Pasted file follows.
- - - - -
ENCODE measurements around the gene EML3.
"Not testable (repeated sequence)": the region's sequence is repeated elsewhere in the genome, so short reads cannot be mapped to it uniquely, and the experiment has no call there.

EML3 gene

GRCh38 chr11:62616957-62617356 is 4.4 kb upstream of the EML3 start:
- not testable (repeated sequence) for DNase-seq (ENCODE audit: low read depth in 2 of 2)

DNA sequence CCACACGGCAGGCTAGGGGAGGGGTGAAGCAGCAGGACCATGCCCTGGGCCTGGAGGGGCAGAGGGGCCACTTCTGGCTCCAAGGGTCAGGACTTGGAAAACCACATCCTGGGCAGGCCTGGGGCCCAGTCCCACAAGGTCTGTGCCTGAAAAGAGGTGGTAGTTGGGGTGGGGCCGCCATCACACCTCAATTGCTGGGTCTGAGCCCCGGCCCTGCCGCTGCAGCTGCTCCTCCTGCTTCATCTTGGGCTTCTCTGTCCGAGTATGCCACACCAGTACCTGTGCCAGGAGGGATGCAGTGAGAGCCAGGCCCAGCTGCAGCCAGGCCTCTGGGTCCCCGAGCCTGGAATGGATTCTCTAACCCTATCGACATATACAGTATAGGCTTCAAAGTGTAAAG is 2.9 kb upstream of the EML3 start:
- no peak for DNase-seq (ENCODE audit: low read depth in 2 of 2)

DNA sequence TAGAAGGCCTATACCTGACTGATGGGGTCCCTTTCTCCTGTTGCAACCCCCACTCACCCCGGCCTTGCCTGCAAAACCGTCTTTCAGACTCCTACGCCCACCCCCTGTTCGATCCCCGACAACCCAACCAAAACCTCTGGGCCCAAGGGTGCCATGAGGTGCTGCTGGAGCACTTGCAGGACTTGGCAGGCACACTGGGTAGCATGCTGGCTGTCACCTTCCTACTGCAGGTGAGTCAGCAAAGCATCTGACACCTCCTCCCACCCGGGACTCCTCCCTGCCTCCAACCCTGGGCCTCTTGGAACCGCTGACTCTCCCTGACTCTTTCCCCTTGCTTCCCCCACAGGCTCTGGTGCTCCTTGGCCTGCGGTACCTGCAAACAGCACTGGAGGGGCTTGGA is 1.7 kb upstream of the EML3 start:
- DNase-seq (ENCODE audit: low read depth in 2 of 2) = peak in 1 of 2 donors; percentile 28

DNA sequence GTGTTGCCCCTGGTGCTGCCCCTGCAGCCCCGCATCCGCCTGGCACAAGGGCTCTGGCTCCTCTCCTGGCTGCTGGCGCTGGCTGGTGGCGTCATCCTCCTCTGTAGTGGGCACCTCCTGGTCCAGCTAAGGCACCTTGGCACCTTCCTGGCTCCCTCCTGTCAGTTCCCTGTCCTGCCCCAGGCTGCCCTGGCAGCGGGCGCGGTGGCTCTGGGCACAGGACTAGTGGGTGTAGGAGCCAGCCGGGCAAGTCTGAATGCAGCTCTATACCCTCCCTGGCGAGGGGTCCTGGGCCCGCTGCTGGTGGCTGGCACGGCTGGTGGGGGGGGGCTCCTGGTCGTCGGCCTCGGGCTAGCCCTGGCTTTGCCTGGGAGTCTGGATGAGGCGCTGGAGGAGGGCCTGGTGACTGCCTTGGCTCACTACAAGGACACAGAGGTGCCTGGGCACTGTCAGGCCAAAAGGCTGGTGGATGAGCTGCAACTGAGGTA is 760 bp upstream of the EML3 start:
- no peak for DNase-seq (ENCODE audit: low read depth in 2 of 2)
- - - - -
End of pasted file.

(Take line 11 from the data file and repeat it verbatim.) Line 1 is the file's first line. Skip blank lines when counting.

- no peak for DNase-seq (ENCODE audit: low read depth in 2 of 2)